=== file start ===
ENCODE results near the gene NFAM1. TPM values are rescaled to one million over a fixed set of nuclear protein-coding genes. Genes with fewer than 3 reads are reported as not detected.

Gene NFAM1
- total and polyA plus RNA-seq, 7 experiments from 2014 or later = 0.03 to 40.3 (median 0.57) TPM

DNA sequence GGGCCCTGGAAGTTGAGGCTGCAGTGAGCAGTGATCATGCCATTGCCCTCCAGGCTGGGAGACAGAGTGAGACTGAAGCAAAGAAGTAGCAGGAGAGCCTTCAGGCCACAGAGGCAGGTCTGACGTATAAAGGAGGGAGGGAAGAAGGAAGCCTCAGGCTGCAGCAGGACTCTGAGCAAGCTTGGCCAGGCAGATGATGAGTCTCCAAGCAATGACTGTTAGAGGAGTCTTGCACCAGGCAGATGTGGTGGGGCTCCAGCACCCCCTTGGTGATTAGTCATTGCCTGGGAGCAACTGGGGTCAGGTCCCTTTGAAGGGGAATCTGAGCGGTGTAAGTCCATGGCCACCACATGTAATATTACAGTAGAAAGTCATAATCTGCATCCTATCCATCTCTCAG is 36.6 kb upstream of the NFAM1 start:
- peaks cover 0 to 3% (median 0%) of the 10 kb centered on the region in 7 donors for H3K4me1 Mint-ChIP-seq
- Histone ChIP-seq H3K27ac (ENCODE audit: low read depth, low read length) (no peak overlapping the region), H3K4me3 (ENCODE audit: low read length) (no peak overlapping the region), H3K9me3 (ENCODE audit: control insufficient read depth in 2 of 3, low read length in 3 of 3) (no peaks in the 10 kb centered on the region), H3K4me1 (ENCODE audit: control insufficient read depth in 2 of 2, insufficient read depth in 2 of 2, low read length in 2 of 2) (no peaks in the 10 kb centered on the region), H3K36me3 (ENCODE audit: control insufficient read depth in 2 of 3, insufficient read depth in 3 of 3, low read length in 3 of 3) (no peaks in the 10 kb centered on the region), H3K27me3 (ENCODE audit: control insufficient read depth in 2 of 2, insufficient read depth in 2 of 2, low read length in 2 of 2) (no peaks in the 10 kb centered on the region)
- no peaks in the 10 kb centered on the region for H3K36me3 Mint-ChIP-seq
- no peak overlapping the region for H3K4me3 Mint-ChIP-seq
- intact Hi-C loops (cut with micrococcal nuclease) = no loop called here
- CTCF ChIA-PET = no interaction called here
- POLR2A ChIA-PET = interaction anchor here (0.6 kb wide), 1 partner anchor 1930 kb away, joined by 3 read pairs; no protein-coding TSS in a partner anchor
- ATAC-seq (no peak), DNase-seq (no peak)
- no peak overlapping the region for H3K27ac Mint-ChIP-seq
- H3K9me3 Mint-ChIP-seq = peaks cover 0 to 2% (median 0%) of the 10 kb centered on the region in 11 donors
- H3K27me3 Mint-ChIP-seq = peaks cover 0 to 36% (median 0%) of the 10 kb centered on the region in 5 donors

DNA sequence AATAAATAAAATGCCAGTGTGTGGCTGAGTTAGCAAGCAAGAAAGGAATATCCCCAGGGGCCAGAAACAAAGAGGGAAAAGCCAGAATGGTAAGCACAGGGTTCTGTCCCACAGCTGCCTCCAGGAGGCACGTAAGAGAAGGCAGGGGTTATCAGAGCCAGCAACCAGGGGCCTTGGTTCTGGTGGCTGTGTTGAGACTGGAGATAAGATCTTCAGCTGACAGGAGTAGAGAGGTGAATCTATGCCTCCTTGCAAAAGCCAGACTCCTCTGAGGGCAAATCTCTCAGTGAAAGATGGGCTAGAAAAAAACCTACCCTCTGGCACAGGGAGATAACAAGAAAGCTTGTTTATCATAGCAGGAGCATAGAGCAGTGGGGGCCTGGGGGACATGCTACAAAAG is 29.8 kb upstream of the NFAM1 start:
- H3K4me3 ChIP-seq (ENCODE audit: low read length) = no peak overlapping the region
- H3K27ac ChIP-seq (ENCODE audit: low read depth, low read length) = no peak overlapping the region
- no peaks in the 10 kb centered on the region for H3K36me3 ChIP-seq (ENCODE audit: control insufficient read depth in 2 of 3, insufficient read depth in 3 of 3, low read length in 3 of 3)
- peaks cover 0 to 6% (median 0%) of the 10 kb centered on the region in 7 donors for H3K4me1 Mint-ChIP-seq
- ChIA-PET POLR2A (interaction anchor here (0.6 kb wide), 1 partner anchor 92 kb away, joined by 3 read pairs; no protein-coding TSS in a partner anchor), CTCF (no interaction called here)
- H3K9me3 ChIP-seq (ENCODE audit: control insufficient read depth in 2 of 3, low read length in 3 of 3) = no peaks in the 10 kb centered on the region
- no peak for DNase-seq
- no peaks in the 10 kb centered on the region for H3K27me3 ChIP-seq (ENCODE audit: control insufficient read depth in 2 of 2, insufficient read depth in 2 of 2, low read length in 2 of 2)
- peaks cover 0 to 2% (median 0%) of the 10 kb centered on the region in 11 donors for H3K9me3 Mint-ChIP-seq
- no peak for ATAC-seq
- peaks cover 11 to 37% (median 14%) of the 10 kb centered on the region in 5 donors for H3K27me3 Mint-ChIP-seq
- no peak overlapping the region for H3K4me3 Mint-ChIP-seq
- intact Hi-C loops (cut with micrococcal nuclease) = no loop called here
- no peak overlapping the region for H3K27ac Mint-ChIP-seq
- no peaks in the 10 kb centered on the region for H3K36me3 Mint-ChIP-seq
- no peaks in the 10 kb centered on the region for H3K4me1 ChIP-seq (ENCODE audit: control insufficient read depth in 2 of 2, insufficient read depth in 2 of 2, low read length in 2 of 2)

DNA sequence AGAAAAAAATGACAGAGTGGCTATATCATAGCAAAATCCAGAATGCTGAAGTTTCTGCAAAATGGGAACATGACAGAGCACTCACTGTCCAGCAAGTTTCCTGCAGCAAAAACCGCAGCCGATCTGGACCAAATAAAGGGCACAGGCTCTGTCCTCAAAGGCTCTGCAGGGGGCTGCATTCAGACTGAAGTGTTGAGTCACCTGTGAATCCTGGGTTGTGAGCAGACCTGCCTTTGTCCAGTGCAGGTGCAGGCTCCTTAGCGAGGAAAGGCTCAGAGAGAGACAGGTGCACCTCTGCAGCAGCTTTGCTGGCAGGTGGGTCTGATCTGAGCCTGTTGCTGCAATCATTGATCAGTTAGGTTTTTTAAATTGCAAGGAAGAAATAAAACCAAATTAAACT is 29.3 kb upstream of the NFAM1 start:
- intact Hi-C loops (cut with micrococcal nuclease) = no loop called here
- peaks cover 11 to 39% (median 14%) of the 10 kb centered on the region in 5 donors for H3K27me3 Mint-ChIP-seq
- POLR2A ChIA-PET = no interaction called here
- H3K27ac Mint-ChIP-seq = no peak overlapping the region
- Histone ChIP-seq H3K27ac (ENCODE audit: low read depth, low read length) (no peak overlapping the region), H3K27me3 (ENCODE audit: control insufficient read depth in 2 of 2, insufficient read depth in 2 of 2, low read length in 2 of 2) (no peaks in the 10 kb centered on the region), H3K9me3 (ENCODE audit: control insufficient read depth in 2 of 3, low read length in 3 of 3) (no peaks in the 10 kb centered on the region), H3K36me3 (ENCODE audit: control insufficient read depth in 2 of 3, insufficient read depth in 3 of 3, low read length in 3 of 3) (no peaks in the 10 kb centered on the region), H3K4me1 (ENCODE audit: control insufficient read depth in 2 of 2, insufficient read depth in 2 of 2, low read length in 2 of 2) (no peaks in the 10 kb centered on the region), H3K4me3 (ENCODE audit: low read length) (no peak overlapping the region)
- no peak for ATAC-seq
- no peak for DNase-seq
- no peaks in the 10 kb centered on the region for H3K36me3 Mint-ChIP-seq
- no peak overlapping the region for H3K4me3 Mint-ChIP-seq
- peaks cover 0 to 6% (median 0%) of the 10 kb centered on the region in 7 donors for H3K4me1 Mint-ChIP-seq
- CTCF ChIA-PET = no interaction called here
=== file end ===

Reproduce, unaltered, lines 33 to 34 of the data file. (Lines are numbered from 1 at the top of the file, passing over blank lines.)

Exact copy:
DNA sequence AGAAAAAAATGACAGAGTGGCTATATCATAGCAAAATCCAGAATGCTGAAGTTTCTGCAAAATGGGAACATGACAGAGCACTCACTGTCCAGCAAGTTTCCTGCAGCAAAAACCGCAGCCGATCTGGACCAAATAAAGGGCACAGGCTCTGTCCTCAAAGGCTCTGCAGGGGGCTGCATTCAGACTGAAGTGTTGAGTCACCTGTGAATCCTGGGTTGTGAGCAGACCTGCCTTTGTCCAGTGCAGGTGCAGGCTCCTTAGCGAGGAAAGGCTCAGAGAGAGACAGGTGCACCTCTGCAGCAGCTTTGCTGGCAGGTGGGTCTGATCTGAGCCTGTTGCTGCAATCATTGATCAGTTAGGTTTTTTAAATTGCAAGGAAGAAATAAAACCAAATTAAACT is 29.3 kb upstream of the NFAM1 start:
- intact Hi-C loops (cut with micrococcal nuclease) = no loop called here